Oil and Gas Failure and Humiliation of Washington

Despite the conflict in Ukraine and sanctions against Russia initiated by Washington, Russian gas is flowing to Europe in maximum volumes, European media outlets stress.  At Mallnow, the point of arrival of the Yamal-Europe pipeline in Germany, supplies, which were interrupted for a few days after the start of Russia’s military special operation in Ukraine on February 24, have only increased and now reached their highest level. The Gascade portal also confirms this, showing that they fell to zero on February 24 and 27 and then fluctuated, but started rising steadily from March 7.

Russia is in full compliance with its obligations to supply oil and gas to Europe, and Nord Stream 2 must be launched to quickly reduce gas prices in the EU, from which Europeans are suffering and businesses there are going bankrupt, the Russian ambassador to France, Alexey Meshkov, said. Gas deliveries via Ukraine are also proceeding normally, with Gazprom meeting its contractual obligations to deliver just over 109 million m3 of gas per day to the European market.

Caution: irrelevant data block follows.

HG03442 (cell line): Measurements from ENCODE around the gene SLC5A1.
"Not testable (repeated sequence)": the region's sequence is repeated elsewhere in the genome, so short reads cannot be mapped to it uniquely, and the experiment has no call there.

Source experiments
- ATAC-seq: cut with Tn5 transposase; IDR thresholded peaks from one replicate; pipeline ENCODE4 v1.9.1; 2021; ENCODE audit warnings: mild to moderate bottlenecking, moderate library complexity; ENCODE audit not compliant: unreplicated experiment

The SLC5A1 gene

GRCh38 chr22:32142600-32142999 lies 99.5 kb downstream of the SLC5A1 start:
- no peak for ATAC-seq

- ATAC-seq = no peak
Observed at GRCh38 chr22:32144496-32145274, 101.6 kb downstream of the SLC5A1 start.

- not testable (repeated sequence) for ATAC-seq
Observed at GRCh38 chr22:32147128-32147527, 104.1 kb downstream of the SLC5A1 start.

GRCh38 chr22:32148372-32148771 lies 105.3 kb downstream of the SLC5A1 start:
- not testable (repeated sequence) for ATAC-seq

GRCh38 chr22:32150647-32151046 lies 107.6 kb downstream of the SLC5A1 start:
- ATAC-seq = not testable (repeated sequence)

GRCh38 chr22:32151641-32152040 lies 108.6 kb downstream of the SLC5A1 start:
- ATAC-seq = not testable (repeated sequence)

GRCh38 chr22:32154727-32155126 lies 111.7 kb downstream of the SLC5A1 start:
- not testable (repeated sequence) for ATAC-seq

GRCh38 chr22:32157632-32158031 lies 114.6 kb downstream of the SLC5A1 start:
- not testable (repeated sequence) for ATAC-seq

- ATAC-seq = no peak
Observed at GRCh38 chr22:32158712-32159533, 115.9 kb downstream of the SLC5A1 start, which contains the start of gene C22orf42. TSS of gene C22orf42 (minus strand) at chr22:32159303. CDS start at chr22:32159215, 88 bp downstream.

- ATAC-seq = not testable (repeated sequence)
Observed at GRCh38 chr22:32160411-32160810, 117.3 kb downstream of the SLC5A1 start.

As confirmed by EU officials, European imports of Russian gas or oil have so far not been sanctioned because of their value to Europeans, who are heavily dependent on Russian hydrocarbons. Meanwhile, US President Joe Biden has imposed an embargo on Russian energy imports. On March 8, he gave a speech stating that these are the toughest sanctions the United States has imposed against Moscow, they target a major artery of the Russian economy and “will bring Putin further problems.”

At the same time, Joe Biden was forced to point out that America would also have to pay some costs. And as a result, in the US itself, gasoline prices have hit an all-time high of $4.17 a gallon following reports that Washington plans to approve a ban on Russian oil imports. This remains a key issue one the White House’s list of domestic policy problems.